In our last post, we covered some potential mitigations for each of the top three environmental risks that we identified in our Risk 2011 series. In this post, we are going to cover some potential mitigations for each of the top three geopolitical risks as we continue our series of posts inspired by the World Economic Forum‘s recently released 6th annual Global Risks report, 2011 edition.
Corruption can take many forms — bid rigging, bribery, collusion, fraud, embezzlement, organized crime, price fixing, and thievery just to name a few. Each of these can be devastating to your supply chain. Bid rigging, collusion, and price fixing can significantly increase your costs. Bribery and thievery can result in a loss of your IP and product plans which could negate years and tens of millions to hundreds of millions of research and development. Embezzlement and fraud could drain your organization of necessary operating capital and organized crime could result in an entire warehouse of inventory disappearing overnight.
While big rigging, collusion, and price fixing by your suppliers can’t be prevented, if the organization suspects it might be occurring, it can always invite new, unexpected, but pre-qualified, suppliers to a bid to minimize the possibility, or at least provide it with other options if multiple suppliers appear to be colluding. This is the best defence since, even if collusion and price fixing can be detected and proven, by the time government intervention occurs, it can be much too late.
And while one cannot prevent thieves from trying to steal your IP and products, steps can be taken to keep your IP secure. All electronic copies can be encrypted and kept secure on the network behind password protected firewalls, printed copies can be restricted to secure areas, and all unnecessary copies can be destroyed by destructive shredding. And your shipping plans can be kept on a need to know basis, and valuable merchandise can be kept in guarded secure warehouses.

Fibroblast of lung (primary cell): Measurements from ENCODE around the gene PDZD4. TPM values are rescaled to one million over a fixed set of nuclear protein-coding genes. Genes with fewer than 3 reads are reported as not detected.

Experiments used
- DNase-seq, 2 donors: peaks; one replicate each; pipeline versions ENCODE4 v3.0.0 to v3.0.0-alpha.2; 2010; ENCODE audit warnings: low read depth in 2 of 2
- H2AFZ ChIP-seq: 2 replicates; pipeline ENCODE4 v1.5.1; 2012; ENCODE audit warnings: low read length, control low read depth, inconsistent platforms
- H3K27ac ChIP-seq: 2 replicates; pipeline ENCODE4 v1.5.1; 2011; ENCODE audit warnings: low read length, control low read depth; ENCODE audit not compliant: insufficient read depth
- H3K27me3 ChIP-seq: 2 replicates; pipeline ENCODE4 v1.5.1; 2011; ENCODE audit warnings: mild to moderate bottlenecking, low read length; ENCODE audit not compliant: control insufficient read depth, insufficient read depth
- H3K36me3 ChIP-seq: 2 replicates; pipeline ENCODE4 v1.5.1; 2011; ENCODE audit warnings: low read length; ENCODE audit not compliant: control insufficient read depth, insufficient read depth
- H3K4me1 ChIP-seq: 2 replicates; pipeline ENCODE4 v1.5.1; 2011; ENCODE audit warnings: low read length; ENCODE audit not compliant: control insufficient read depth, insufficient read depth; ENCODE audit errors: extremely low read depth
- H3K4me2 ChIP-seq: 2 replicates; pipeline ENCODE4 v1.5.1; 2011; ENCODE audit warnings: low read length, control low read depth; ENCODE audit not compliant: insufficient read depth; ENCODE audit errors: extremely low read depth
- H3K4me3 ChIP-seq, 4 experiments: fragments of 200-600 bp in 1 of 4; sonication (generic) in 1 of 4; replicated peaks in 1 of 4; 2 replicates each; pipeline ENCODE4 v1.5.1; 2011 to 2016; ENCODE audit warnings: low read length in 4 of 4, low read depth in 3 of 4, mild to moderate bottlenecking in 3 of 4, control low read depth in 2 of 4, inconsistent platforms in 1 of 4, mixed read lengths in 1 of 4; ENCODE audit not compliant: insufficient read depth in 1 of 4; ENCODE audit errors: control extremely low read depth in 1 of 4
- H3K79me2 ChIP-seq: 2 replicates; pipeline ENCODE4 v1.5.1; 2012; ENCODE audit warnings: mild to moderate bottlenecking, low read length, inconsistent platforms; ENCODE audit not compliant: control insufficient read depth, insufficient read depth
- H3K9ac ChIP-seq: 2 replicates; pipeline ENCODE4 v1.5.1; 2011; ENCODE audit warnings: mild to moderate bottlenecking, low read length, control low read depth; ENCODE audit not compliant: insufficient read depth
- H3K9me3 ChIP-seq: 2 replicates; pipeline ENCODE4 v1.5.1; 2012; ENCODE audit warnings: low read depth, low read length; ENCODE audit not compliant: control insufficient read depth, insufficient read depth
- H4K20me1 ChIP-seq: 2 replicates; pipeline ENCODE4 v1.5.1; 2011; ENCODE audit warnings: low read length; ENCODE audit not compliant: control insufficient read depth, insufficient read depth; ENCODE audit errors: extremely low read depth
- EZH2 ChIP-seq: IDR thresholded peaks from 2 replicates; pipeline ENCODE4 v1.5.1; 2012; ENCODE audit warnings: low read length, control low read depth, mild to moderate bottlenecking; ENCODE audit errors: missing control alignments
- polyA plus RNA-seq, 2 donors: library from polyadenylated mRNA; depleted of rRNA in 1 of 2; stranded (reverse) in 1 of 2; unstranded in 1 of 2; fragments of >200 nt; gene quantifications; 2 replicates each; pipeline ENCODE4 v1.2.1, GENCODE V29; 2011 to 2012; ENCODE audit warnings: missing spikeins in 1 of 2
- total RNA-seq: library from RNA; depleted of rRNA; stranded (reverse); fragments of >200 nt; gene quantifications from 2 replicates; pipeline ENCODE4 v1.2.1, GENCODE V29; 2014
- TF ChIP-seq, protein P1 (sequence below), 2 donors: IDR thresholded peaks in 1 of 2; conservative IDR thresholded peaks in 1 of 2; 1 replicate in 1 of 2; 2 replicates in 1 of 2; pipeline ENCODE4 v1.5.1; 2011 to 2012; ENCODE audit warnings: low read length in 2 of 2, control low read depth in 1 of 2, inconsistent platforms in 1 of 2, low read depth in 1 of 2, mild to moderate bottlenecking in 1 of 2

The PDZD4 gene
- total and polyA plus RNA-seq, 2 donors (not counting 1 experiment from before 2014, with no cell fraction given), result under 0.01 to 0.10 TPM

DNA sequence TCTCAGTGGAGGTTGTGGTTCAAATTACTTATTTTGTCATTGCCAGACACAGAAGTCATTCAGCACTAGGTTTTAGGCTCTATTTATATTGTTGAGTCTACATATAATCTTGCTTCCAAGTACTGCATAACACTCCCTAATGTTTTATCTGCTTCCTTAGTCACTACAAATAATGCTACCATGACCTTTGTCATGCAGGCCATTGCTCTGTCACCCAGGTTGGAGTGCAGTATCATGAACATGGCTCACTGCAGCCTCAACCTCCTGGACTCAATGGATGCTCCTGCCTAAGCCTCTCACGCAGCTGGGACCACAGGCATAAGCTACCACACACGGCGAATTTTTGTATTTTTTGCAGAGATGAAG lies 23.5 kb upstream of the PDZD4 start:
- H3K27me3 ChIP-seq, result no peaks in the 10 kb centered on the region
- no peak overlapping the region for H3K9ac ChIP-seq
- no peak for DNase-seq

Bribery, fraud, and embezzlement can also be prevented against to different degrees. With respect to bribery, an organization can watch for signs of an employee who recently improved his lifestyle significantly with no obvious means to do so (i.e. no recent inheritance or lottery win), determine if such employee had access to sensitive data, and the chance to sell it. In this case, if such an action was deemed likely, the organization could assume the data fell into the wrong hands and take preventative measures. With respect to embezzlement, an organization should insure that all transactions are reviewed by a second individual, and all transactions above a considerable amount should be co-reviewed by the CFO and another executive officer within two business days. And external audits should be conducted regularly. Other types of fraud could be harder to detect, but regular financial reviews are an organization’s best chance of detecting fraud before too much damage occurs.
Not only is terrorism on the rise, but so are the number of terrorist and extremist groups and agendas — and it’s almost impossible to predict which group will form, and be “crossed” by your organization well in advance of when it happens. But if an organization keeps up with global intelligence, it can keep up with what organizations have commercial, and corporate agendas, identify if it produces any goods or services that might be targeted by such groups, and identify if it operates in any high risk areas. If it does, it can take steps to protect its operations and its goods.
01: Geopolitical Conflict
Fortunately, most conflicts that would threaten an operation escalate over time. Again, if an organization keeps up with political happenings in a region, it can identify those regions most likely to be at risk of geopolitical conflict and determine if such conflict could impact operations or cut off supply. If factories could be cut off, the organization can identify back-up facilities and create plans for bringing them on-line quickly. If warehouses could be cut off, critical goods can be relocated. Knowing allows plans to be created.